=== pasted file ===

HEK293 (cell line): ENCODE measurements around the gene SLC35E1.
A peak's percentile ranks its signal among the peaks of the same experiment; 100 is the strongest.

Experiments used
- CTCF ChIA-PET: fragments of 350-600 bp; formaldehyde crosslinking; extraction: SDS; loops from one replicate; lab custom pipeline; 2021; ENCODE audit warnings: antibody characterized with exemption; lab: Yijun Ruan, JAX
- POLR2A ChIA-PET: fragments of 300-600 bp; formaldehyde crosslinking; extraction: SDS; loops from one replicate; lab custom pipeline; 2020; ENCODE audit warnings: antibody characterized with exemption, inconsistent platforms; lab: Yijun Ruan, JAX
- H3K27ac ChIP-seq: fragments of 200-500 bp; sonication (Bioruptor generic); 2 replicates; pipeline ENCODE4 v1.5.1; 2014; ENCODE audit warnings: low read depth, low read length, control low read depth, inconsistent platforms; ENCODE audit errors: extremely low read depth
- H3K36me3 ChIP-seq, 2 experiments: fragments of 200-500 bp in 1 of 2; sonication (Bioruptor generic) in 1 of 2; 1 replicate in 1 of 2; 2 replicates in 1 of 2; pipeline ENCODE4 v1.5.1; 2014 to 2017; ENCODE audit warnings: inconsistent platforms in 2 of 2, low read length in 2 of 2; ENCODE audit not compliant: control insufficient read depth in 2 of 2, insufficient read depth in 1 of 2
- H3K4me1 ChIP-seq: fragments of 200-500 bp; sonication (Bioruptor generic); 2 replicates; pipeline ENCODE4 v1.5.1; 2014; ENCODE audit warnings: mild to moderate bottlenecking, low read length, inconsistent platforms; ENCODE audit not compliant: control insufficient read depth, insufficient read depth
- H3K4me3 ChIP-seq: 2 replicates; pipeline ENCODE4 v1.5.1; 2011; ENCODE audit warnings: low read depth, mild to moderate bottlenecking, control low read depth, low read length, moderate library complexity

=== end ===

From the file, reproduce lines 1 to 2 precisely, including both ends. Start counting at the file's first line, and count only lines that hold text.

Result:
HEK293 (cell line): ENCODE measurements around the gene SLC35E1.
A peak's percentile ranks its signal among the peaks of the same experiment; 100 is the strongest.